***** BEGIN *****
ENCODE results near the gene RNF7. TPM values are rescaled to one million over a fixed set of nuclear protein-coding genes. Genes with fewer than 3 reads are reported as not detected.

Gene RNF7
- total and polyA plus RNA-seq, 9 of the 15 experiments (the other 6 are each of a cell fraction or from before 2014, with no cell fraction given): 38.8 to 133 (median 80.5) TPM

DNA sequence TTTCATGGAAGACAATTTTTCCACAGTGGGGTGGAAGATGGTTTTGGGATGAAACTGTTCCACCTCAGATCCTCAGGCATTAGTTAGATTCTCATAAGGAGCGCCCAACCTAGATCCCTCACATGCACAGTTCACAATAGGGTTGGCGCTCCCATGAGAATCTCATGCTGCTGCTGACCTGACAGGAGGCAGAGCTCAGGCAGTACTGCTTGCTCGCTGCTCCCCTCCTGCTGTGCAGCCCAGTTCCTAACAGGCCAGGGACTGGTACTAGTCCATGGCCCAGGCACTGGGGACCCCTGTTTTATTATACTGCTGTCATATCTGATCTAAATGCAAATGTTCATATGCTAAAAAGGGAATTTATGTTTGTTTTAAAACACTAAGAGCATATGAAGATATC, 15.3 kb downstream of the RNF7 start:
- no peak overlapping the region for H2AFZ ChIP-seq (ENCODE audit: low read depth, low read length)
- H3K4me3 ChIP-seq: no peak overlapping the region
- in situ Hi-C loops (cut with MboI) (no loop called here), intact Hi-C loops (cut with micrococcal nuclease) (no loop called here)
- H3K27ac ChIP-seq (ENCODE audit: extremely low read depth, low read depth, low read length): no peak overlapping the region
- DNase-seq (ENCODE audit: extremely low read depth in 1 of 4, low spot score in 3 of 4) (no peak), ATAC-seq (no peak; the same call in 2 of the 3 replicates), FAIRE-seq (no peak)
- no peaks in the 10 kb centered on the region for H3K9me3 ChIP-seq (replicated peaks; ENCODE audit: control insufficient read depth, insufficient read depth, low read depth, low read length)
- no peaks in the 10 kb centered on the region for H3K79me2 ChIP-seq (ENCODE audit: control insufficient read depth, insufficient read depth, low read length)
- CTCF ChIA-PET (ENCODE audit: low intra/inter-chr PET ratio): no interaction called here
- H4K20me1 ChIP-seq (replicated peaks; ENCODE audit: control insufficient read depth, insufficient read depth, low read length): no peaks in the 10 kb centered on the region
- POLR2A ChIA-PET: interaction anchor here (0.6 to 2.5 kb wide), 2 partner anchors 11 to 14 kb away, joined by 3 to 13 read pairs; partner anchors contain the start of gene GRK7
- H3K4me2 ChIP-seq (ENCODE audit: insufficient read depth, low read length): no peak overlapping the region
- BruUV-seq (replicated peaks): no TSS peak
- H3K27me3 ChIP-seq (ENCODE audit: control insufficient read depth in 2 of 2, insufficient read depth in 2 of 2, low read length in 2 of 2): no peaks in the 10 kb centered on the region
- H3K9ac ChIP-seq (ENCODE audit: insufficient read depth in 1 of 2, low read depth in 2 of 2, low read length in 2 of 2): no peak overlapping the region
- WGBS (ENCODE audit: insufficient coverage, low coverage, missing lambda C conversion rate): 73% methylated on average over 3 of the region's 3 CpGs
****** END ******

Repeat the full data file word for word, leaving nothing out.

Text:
ENCODE results near the gene RNF7. TPM values are rescaled to one million over a fixed set of nuclear protein-coding genes. Genes with fewer than 3 reads are reported as not detected.

Gene RNF7
- total and polyA plus RNA-seq, 9 of the 15 experiments (the other 6 are each of a cell fraction or from before 2014, with no cell fraction given): 38.8 to 133 (median 80.5) TPM

DNA sequence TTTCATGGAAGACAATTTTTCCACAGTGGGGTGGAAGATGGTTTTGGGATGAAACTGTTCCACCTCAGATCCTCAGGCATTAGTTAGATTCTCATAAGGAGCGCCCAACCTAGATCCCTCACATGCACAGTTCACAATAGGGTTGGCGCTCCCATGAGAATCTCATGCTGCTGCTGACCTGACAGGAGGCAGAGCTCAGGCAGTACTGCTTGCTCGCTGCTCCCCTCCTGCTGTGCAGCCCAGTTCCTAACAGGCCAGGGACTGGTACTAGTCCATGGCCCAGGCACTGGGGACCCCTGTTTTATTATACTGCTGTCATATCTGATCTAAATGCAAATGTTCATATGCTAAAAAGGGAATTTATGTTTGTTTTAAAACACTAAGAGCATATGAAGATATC, 15.3 kb downstream of the RNF7 start:
- no peak overlapping the region for H2AFZ ChIP-seq (ENCODE audit: low read depth, low read length)
- H3K4me3 ChIP-seq: no peak overlapping the region
- in situ Hi-C loops (cut with MboI) (no loop called here), intact Hi-C loops (cut with micrococcal nuclease) (no loop called here)
- H3K27ac ChIP-seq (ENCODE audit: extremely low read depth, low read depth, low read length): no peak overlapping the region
- DNase-seq (ENCODE audit: extremely low read depth in 1 of 4, low spot score in 3 of 4) (no peak), ATAC-seq (no peak; the same call in 2 of the 3 replicates), FAIRE-seq (no peak)
- no peaks in the 10 kb centered on the region for H3K9me3 ChIP-seq (replicated peaks; ENCODE audit: control insufficient read depth, insufficient read depth, low read depth, low read length)
- no peaks in the 10 kb centered on the region for H3K79me2 ChIP-seq (ENCODE audit: control insufficient read depth, insufficient read depth, low read length)
- CTCF ChIA-PET (ENCODE audit: low intra/inter-chr PET ratio): no interaction called here
- H4K20me1 ChIP-seq (replicated peaks; ENCODE audit: control insufficient read depth, insufficient read depth, low read length): no peaks in the 10 kb centered on the region
- POLR2A ChIA-PET: interaction anchor here (0.6 to 2.5 kb wide), 2 partner anchors 11 to 14 kb away, joined by 3 to 13 read pairs; partner anchors contain the start of gene GRK7
- H3K4me2 ChIP-seq (ENCODE audit: insufficient read depth, low read length): no peak overlapping the region
- BruUV-seq (replicated peaks): no TSS peak
- H3K27me3 ChIP-seq (ENCODE audit: control insufficient read depth in 2 of 2, insufficient read depth in 2 of 2, low read length in 2 of 2): no peaks in the 10 kb centered on the region
- H3K9ac ChIP-seq (ENCODE audit: insufficient read depth in 1 of 2, low read depth in 2 of 2, low read length in 2 of 2): no peak overlapping the region
- WGBS (ENCODE audit: insufficient coverage, low coverage, missing lambda C conversion rate): 73% methylated on average over 3 of the region's 3 CpGs